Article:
The team is using BIM to provide far more targeted information for craftspeople in the field, which makes construction much more efficient. Printed sheets integrating 3D model images and other data describe each week's work for major trades. Workers benefit from direct access to the whole model onsite, so the UWB 3 team uses indoor and outdoor mobile plan tables, using desktop computers for their large monitors and computing power.

The team has avoided expensive change orders. These tend to be due to unclear bid packages, conflicting scopes, and construction delays. All of these are addressed by integrated teaming and Lean. The UW measured UWB 3's structural package against three other similar recent UW projects, all of which were successes in their own right. The average cost of changes on the past projects was $1.93 per square foot, and at UWB 3 this is $0.35 per square foot. For a 74,000 square foot building, that suggests an improvement of $116,000 compared to typical projects. Much of this is due to the complete absence of the change-related overtime that many jobs use to stay within schedule.

Last Planner scheduling, another Lean tool, has resulted in strong buy-in by the subcontractor crews, with each foreman helping Lewis Superintendent Don Korsmo understand what they need before they begin, and when their work will complete. Input is at the field level, not just the management level from each sub. This creates a better-informed schedule, greater buy-in by each trade, and better performance as everyone works to fulfill promises. As work proceeds as planned, each trade is able to maintain level staffing and stay out of other trades' way, and the project avoids the hurdles that can turn into change requests.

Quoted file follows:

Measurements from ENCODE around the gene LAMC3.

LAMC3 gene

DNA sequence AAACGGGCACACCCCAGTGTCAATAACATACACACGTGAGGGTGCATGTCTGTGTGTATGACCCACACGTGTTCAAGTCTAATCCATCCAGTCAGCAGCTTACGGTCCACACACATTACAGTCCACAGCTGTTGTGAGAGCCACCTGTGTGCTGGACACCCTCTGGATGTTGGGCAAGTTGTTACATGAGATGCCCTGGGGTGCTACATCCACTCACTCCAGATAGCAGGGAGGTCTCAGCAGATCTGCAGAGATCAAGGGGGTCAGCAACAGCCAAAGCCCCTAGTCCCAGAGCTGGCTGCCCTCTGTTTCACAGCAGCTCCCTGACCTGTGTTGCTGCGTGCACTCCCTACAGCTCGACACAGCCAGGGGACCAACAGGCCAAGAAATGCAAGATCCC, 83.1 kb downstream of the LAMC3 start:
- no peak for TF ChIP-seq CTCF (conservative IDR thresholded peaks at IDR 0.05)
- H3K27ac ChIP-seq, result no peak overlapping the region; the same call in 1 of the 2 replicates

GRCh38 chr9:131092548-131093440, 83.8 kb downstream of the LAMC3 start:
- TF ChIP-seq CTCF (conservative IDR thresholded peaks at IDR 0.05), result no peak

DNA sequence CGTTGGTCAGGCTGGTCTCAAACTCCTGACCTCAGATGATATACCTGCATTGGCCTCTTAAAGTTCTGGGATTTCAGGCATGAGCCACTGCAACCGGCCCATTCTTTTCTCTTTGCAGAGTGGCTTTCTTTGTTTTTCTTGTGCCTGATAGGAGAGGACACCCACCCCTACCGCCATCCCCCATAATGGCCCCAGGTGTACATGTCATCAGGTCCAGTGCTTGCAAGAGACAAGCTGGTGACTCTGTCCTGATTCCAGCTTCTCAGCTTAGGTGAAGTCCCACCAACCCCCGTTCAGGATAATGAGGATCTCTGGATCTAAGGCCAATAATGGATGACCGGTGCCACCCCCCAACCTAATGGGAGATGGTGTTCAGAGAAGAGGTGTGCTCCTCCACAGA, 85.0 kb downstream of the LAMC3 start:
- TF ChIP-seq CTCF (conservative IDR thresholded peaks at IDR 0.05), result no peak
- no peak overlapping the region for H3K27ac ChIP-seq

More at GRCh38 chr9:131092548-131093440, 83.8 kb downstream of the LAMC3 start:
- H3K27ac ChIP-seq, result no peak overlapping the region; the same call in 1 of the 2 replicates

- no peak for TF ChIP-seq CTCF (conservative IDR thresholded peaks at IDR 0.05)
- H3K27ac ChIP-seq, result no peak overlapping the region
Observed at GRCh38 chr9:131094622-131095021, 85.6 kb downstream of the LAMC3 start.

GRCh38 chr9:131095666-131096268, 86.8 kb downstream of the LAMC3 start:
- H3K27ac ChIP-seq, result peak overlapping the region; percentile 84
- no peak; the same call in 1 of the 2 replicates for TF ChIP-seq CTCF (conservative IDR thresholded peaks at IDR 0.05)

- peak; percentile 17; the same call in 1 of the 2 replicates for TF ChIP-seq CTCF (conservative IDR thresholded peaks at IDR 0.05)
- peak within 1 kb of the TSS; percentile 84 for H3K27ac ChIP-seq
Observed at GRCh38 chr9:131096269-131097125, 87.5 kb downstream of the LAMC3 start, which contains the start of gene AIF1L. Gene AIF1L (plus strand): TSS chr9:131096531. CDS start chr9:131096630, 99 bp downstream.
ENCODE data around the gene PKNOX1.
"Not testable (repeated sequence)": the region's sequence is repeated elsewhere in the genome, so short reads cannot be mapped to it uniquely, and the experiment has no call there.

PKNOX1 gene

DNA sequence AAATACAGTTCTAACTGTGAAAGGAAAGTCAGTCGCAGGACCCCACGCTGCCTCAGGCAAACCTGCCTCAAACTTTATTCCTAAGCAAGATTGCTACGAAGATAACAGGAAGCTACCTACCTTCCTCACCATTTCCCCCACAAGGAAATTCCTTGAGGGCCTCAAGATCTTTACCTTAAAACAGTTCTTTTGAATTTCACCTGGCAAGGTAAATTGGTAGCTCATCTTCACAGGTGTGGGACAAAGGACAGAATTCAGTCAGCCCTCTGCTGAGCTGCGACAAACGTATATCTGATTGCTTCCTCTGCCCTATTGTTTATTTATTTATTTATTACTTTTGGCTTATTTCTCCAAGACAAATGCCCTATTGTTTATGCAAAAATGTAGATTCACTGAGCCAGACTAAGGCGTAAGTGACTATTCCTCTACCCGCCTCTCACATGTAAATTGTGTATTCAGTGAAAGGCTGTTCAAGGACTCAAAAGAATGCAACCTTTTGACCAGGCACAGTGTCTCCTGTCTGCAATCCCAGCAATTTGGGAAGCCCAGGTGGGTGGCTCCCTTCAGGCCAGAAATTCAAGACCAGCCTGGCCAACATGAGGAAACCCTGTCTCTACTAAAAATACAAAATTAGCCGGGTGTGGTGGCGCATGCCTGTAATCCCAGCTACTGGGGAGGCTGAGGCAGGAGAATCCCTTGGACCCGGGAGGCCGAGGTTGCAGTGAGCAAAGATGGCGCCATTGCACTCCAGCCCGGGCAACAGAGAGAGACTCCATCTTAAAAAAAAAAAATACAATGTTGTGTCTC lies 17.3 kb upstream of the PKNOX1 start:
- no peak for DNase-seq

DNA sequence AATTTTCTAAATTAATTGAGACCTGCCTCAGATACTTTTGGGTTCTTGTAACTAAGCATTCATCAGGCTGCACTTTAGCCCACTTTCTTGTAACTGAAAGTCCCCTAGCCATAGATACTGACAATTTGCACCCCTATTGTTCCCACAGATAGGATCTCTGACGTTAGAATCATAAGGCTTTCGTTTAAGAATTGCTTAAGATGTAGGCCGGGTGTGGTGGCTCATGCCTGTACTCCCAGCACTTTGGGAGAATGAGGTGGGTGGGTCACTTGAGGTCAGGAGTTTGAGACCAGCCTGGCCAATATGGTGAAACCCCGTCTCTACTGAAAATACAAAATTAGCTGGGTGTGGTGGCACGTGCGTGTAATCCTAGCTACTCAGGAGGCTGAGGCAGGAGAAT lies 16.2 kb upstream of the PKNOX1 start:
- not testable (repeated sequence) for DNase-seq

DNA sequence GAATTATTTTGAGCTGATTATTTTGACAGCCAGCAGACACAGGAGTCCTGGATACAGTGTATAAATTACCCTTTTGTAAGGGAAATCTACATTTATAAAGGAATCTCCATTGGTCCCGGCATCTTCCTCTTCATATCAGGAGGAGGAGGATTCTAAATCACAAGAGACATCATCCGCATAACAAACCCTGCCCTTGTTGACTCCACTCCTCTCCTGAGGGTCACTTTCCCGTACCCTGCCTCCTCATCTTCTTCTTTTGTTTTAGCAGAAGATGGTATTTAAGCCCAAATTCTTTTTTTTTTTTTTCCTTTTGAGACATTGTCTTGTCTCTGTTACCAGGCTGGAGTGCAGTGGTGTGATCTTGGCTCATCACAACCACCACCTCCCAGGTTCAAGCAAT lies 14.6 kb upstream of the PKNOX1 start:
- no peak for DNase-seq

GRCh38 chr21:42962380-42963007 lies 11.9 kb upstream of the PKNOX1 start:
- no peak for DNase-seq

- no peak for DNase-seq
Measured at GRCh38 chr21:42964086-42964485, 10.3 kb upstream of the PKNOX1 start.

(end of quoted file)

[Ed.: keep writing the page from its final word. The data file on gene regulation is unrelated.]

Better coordination of trades has paid off. It is common for more than 15 percent of mechanical installations to need reinstallation due to conflicts with other systems. At UWB 3 there has been nearly zero rework. Just four sprinklers have needed to be relocated, all because they had not been installed per plan. Everything else has fit exactly. This has a domino effect, as positive relations between subcontractors have resulted in even better performance.

Rather than the traditional method of storing materials onsite, the team has used just-in-time delivery to keep the site clear. Labor costs and damage have been avoided by not needing to move each item repeatedly to make room. A clean, open site is also safer.

Digital communication tools are speeding communication among all parties, and greatly reducing the cost and space devoted to paper. For example, drawing updates are made in the model and available online immediately via Lewis' WebPM portal, rather than having every team member waiting for drawing markups to be hand-delivered or faxed, without clarity about who had which version of the drawings. Other tools include third-party meeting sites that allow real-time viewing of the same screen, and digital signatures for faster contracting, administration, and accounting. Overall, paper use is reduced by more than 75 percent.